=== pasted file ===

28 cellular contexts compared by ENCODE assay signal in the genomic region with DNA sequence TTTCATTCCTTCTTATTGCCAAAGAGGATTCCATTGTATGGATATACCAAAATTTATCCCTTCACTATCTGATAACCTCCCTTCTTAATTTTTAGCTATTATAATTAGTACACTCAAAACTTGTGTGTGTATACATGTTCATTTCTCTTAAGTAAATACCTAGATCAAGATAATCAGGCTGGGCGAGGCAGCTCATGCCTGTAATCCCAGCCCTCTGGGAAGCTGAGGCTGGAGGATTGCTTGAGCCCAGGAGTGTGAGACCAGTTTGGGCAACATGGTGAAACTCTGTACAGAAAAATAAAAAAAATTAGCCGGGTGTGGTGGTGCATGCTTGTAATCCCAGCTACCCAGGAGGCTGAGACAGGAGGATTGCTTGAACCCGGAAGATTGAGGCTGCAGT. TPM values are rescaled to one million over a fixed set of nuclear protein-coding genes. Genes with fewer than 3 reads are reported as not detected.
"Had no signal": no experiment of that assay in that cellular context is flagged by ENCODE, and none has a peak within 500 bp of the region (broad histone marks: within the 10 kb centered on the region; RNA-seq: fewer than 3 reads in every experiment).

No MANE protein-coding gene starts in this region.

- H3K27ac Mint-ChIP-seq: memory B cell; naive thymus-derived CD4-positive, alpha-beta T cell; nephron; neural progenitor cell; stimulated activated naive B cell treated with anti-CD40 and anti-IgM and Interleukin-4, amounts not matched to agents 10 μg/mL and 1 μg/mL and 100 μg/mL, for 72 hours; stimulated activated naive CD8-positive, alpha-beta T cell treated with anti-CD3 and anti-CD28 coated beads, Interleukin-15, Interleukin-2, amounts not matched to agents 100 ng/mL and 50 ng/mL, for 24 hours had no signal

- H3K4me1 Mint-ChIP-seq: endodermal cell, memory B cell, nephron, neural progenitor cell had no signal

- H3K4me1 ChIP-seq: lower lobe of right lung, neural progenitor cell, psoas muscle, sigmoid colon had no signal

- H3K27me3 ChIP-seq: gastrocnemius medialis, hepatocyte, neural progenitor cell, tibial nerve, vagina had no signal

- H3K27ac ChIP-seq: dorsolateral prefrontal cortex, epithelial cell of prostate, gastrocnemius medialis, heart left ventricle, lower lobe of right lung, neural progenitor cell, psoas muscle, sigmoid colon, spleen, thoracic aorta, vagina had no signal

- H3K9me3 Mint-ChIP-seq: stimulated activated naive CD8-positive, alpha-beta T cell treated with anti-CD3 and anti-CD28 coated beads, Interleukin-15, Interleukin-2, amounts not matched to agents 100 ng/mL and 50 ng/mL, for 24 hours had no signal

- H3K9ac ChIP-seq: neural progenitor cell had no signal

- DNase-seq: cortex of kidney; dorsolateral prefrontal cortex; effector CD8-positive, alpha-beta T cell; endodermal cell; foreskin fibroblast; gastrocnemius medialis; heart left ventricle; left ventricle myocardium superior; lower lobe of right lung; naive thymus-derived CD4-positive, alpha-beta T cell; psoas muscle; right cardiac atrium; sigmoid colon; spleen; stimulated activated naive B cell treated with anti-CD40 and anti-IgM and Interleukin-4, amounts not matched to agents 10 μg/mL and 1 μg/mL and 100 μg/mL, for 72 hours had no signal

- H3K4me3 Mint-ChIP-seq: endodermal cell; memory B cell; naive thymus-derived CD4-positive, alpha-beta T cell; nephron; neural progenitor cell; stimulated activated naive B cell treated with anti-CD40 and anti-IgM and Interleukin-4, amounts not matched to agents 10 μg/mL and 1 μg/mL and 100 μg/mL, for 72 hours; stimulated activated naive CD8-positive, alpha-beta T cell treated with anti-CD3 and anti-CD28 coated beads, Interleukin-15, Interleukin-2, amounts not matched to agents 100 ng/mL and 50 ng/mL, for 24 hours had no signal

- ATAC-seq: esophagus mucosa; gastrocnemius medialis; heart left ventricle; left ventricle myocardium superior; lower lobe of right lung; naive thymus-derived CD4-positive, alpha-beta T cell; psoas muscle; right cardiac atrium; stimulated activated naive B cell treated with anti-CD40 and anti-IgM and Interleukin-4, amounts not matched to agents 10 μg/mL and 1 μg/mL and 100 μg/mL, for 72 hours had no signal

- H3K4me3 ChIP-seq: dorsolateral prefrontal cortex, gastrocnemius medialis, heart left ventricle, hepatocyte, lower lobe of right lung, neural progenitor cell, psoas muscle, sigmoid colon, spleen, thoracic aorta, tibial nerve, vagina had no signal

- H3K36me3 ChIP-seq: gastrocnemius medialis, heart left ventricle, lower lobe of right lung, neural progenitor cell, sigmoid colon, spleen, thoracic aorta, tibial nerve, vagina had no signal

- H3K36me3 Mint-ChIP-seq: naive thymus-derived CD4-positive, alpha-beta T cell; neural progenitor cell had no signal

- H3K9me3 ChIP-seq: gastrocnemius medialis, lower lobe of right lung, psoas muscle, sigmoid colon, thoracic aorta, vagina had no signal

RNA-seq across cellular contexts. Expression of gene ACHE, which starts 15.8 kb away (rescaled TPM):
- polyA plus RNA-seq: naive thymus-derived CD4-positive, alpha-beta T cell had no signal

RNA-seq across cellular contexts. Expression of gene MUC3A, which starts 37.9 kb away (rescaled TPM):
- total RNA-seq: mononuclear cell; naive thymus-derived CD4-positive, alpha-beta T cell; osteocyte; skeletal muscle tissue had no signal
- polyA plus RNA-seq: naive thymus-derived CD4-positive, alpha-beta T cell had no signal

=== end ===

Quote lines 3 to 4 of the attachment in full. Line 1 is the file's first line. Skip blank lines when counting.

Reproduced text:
No MANE protein-coding gene starts in this region.

- H3K27ac Mint-ChIP-seq: memory B cell; naive thymus-derived CD4-positive, alpha-beta T cell; nephron; neural progenitor cell; stimulated activated naive B cell treated with anti-CD40 and anti-IgM and Interleukin-4, amounts not matched to agents 10 μg/mL and 1 μg/mL and 100 μg/mL, for 72 hours; stimulated activated naive CD8-positive, alpha-beta T cell treated with anti-CD3 and anti-CD28 coated beads, Interleukin-15, Interleukin-2, amounts not matched to agents 100 ng/mL and 50 ng/mL, for 24 hours had no signal